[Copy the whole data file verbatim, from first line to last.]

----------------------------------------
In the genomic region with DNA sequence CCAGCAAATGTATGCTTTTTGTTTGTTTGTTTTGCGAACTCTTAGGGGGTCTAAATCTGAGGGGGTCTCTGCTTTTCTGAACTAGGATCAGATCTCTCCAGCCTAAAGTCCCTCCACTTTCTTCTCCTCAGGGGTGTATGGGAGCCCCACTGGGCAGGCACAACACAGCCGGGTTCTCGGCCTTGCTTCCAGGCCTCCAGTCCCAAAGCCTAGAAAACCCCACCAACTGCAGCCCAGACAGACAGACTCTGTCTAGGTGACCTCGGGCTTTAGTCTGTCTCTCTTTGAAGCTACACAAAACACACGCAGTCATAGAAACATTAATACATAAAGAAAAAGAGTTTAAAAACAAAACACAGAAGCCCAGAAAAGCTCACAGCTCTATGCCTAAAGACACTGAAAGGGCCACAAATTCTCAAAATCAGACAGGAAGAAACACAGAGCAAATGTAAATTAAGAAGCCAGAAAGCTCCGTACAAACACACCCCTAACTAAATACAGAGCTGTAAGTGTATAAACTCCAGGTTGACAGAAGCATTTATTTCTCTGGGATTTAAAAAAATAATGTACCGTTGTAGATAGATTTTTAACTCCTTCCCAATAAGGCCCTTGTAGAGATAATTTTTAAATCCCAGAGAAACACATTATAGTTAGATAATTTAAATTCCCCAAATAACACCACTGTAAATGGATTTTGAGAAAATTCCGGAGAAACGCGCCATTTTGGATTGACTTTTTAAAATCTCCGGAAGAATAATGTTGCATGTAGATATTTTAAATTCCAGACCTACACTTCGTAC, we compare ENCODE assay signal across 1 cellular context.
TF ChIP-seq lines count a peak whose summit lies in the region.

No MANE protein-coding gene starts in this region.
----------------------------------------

In the genomic region with DNA sequence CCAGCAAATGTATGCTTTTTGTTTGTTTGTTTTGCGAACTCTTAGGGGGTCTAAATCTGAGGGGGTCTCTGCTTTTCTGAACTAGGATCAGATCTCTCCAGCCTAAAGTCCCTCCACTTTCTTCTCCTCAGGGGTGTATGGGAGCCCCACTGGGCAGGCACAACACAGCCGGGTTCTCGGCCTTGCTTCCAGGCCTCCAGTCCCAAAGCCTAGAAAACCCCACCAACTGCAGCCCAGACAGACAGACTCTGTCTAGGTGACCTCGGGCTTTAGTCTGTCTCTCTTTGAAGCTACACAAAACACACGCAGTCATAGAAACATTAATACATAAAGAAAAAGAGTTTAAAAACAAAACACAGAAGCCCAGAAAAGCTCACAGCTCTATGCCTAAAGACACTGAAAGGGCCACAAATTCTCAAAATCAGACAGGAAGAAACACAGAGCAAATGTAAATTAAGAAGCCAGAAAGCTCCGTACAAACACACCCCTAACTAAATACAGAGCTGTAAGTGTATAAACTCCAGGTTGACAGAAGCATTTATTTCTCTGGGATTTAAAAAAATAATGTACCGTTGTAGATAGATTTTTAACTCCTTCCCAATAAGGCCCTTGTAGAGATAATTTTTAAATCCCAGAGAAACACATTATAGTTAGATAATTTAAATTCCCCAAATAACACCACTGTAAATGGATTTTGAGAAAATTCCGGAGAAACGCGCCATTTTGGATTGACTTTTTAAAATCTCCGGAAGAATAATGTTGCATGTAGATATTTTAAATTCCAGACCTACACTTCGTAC, we compare ENCODE assay signal across 1 cellular context.
TF ChIP-seq lines count a peak whose summit lies in the region.

No MANE protein-coding gene starts in this region.